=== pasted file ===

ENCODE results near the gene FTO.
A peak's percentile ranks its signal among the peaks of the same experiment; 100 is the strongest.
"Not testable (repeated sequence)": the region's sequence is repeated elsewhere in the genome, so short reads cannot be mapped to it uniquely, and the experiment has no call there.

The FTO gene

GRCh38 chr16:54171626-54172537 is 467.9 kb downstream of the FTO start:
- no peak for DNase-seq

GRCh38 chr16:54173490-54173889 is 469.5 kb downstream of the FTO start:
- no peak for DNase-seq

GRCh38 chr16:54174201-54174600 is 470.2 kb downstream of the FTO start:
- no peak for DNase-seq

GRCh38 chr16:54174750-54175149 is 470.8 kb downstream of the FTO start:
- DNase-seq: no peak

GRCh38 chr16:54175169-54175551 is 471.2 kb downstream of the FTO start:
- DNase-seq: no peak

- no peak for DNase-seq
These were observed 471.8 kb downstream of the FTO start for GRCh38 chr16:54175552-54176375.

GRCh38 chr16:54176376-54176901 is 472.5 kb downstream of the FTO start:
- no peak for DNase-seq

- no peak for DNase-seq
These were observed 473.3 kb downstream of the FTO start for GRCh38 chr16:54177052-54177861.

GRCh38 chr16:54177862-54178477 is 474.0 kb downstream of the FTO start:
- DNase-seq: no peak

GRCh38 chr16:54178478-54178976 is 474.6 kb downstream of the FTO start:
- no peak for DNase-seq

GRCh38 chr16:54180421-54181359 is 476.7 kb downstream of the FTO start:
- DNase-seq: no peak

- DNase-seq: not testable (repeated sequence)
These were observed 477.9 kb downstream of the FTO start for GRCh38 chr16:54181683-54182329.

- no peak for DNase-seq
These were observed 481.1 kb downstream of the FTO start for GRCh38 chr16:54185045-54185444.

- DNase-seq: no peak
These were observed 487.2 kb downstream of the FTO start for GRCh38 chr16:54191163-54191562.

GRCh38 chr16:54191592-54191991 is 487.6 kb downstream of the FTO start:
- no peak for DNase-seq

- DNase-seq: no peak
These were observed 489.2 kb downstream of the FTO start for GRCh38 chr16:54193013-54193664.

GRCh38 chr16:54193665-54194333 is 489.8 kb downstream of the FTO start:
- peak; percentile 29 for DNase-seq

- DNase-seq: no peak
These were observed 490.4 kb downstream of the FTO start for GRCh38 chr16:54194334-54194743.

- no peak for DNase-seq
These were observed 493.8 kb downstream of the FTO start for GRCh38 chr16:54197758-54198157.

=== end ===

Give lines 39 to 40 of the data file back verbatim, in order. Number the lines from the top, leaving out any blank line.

- DNase-seq: no peak
These were observed 490.4 kb downstream of the FTO start for GRCh38 chr16:54194334-54194743.